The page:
I've never hunted elk but I killed a PA black bear in 05' with a 162 grain A-max at 505 yards. The bear went about 10 feet. Shot placement is key, same as on any game. Your bullet choice should work on any given game you mentioned just put it in the right spot. With practice you'll find that out to 400 yards isn't too hard to hit a 1 moa target with a good load, good gun and great optics.
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bowhunthard,**** Shot placement is paramount. The 165/168gn would be my bullet weight choice for the .30-06. I have never tried to take a deer with a SMK, I have however, killed a lot of crows with the 52gn SMK out of a .223 and .22-250.
I get the feeling your friend doesn't have that much experience behind a rifle if he has nightmares about 400yd shots. He might be better suited with a softport boat-tail. I've read of mixed results with the SMK, some being non-expanding and "penciling" through.
As for Ballistic Tips, the first sentence refers. I think they get a bad rap because some people aren't as precise in their shot placement as they should be or rush the shot. They aren't made to shoot length-ways through a deer (Triple-shock will). They will take out soft tissue like the heart and lungs and are accurate enough I have taken head and neck shots out to 200yds.
Whatever bullet you load for your friend, make enough he can practice, practice and practice some more.
I think that was a spine shot too. My reasoning; at the shot the deer hit the ground and his back legs "tucked" up under him and didn't move. Classic spine shot. His front legs were not "taken out", they continued to "claw" until he expired. The blood pumping out is normal. Not trying to start a fight just stating an opinion. JohnnyK.
bowhunthard: I agree with you on the spine shot. Most people do not know that the spine of a deer lays behind the top 1/3 of a deers shoulder blades. I have never seen one of those deer targets that has the vitals outlined that have the spine angle right. Most have it too high up on the animal. I think the bad rap of the Nosler ballistic tips that some refer to is from when they first came out with them. They were too thinly constricted when they first came out. They were extreamily accurate but they would go through the hide of a deer and expload and the deer would run off a ways and not leave a blood trail. This was my experience with the 30 cal. 150's from a 30-06. I would not use a BT for years after that. I did not know that when they went to putting them in the 50 count boxes that they had changed the bullet and made it thicker toward the base. It is a very good deer bullet now. The other reason for the bad rap on the BT is like you said, bad bullet placement and bad shooting and too little experience using it. Most people will base their bad rap on one or two at the most examples. If I did that I would say that the 30 cal. 155 Berger VLD is the worst deer killing bullet that was ever made because of the only deer that I have shot with one this past year. 112 yards perfect front shoulder broad side shot and the deer just took off running and went 50 yards over into a very think cutover and left no blood trail. But upon finding the deer it had a baseball size exit hole and the vitals were mush. You could not ask more of a bullet. I had this also happen this year for the first in over 150 deer shot with a 25-06 and a 117 Sierra. Same crossing of a log road the above deer was at 112 yards away. It was a perfect front shoulder broad side shot and like normal the deer bounced it hit the ground so hard. But! That deer got up off the ground and took off like a shot and went about 50 yards back into the cutover before dropping. Some deer are just plain tough and do not want to die even though they are dead one nanno-second after the bullet strikes them. I now use the Nosler ballistic tips in many of my deer hunting rifles. 125's in 308 & 30X47HBR, 120's in 6.5X55 and am going to give them a try in my new 264 mag. next year. I did use the 130's in a 270 until I traided it for the 264 mag. I hunt in east NC where the deer run 80 to 175 pounds average.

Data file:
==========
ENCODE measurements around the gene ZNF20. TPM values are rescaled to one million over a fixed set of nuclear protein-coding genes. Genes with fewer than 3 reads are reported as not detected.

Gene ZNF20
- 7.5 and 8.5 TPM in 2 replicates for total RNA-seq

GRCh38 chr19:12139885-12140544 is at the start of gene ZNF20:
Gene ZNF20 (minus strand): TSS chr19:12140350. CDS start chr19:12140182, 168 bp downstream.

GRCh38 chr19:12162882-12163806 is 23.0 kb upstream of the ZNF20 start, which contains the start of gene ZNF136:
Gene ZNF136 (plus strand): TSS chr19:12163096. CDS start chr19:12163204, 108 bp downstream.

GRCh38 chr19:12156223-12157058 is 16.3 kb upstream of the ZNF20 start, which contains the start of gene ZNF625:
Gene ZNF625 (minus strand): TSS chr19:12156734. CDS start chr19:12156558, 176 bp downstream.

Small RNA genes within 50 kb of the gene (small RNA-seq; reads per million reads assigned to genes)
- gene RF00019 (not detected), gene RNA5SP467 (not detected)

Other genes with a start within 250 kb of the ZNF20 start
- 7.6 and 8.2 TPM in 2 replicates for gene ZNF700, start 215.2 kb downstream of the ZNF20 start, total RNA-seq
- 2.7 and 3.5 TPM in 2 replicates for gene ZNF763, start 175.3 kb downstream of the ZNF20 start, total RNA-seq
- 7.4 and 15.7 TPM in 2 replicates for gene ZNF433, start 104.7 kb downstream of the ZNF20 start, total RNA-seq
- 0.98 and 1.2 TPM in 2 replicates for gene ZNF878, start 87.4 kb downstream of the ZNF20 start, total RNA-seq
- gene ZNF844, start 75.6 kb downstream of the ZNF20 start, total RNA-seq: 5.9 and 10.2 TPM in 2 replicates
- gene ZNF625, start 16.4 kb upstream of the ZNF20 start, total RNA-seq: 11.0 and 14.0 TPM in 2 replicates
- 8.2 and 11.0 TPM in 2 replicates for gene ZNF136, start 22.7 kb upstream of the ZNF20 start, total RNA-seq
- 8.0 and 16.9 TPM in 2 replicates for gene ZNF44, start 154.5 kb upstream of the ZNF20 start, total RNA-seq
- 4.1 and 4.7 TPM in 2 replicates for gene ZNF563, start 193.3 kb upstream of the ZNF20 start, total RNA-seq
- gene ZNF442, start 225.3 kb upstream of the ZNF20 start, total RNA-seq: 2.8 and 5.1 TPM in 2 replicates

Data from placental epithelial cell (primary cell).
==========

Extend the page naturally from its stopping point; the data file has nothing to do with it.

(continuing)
Not to hi jack the post. I forgot you guys were there and skinned the deer. You clearly can see the bullet strike the deer directly in the front shoulder. A fragment of bone or bullet shrapnel may have gotten lodged in his backbone and paralyzed his back legs but both front legs on that deer were jello with the shoulder plate bones on both front shoulders destroyed. Why he kicked his front legs like he did after both of the shoulder plates were destroyed, you'd have to ask the deer. The video was just to show what a 168 grain bullet will do to a deer at the distance. Think what you want, enough said. Back to the topic at hand.
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I use a 270 custom with a 26" Hines pipe on it. never had a problem dropping a deer with 130 gr. Hornady SST. But I just got a lazzeroni 7.82 WarBird and I can't wait to see what it will do. I'v been shooting at 700 yards and holding a 6" group. Going to try it at a 1000 yards next. I'm shooting a Nosler 165 gr Spitzer 104 gr. of reloader 25 at 3640 fps. But like they say practice makes prefect (or beter than you were).